Beto 2020? O'Rourke Spoke to Former Obama Adviser Al Sharpton As He Considers Running for President

Texas Representative Beto O'Rourke appears to continue serious considerations for a 2020 presidential run after he reportedly spoke with Democratic activist Reverend Al Sharpton, who was an adviser for former President Barack Obama.

"They spoke and agreed to meet within the next couple of weeks and they had a great conversation," Rachel Noerdlinger, a spokesperson for Sharpton, told BuzzFeed News on Monday about the Democrats' talk on Friday.

Noerdlinger did not elaborate on what O'Rourke and Sharpton discussed. O'Rourke's contact with Sharpton shows he is interested in garnering support from Obama's camp.

Sharpton, who was a 2004 Democratic presidential campaign briefly, has become a key player in Democratic primaries. He drew major candidates to the National Action Network's annual convention in New York, which in 2007 saw a significant showing for Obama.

Though he lost his Senate race in the November midterm election to Republican incumbent Ted Cruz, O'Rourke drew national attention for the massive amount of funds he raised, how close the race was in the red state and comparisons to the energy that Obama garnered.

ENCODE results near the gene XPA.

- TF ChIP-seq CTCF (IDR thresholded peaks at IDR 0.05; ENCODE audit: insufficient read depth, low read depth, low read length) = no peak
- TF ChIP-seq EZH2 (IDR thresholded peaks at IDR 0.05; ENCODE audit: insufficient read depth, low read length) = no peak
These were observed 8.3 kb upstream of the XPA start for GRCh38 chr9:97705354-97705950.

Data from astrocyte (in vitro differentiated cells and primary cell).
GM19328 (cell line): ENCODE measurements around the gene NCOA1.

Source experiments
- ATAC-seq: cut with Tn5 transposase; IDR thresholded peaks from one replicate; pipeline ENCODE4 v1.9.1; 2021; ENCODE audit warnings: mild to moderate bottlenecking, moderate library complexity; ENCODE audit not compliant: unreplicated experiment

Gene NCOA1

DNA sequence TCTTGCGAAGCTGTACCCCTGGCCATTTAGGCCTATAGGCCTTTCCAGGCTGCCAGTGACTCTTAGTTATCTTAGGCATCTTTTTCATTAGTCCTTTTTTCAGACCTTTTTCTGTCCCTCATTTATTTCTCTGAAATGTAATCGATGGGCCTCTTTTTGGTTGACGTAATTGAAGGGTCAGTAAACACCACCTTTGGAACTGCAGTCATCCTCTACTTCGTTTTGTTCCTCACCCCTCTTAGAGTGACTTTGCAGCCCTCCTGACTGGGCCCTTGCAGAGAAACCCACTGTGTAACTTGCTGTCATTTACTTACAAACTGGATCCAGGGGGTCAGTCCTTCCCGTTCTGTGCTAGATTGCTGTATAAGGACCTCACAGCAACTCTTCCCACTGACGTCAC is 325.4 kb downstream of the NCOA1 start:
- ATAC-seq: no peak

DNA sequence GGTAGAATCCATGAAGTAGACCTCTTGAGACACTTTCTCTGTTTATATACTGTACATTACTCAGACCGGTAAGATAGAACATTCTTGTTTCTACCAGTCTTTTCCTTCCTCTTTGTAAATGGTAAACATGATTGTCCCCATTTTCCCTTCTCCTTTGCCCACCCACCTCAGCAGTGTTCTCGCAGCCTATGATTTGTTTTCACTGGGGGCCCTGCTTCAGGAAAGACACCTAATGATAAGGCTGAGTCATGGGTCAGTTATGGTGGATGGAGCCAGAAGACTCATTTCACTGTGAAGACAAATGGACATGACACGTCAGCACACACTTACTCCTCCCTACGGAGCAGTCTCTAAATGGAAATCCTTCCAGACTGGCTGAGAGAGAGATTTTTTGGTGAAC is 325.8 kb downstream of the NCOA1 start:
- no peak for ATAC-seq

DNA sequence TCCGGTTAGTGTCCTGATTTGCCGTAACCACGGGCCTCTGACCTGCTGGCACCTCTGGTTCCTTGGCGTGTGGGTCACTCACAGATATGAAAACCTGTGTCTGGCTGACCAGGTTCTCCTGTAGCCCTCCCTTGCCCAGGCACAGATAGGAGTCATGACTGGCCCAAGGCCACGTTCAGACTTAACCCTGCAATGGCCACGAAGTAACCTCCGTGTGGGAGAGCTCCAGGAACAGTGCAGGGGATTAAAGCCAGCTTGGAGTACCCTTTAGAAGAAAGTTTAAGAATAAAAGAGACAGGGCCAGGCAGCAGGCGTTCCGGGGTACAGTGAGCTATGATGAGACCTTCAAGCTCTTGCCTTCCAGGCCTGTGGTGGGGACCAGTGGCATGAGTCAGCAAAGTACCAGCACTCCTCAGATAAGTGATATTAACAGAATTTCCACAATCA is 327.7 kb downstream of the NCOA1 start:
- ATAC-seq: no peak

O'Rourke met with Obama on November 16 at his Washington, D.C. offices, according to The Washington Post.

The Texas Democrat apparently spoke with Sharpton after former Massachusetts governor Deval Patrick announced he will not make a 2020 bid. Patrick indicated he would consider supporting other Democratic candidates.

Representative Beto O'Rourke, a Democrat, is surrounded by supporters as he gives a speech during a campaign stop at Moody Park October 30 in Houston, Texas. O'Rourke reportedly spoke with Reverend Al Sharpton, who was an adviser for former President Barack Obama. Chip Somodevilla/Getty Images

Speculation that O'Rourke may run in 2020 started quickly after his midterms loss. Several days before he apparently met with Obama, O'Rourke was invited by the Democratic Party in Des Moines to visit Iowa, the state with caucuses that are viewed as the first presidential votes.

"He's a young face. He wasn't afraid to be himself. Democrats are often very poll tested, very consultant-driven. He was more authentic in a way that people haven't seen since Barack Obama," Polk County Democratic Chairman Sean Bagniewski told The Dallas Morning News at the time. "So he connected with people nationwide in ways that some of our more cautious political leaders haven't."

In late November, the New Hampshire Young Democrats invited O'Rourke to engage with political operatives and speak with voters.

"When he's on the stump, it's engaging," the organization's president Lucas Meyer told CNBC on November 29. "When he speaks, you're excited, and you know he believes in it. You want to buy into that movement. That's why people are excited."

O'Rourke initially said he did not plan to seek the presidency but at a recent town hall meeting did not write it out.